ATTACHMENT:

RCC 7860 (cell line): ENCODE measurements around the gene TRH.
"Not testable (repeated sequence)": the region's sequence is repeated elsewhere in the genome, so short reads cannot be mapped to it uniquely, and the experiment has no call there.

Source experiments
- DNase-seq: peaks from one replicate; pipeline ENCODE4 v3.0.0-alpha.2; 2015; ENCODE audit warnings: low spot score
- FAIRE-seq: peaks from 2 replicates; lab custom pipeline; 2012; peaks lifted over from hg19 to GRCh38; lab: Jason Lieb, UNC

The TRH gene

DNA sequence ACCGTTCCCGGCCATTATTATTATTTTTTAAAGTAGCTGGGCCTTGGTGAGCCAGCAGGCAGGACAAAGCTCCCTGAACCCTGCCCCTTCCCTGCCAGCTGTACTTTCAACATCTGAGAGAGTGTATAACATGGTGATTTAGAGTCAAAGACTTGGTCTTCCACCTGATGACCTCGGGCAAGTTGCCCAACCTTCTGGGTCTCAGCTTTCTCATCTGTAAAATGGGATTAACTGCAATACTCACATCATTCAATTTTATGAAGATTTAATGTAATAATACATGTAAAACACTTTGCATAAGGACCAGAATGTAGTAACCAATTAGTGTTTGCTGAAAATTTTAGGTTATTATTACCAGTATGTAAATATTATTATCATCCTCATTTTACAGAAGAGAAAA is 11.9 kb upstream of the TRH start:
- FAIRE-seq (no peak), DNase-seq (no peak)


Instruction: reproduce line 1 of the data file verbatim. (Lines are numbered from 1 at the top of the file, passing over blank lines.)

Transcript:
RCC 7860 (cell line): ENCODE measurements around the gene TRH.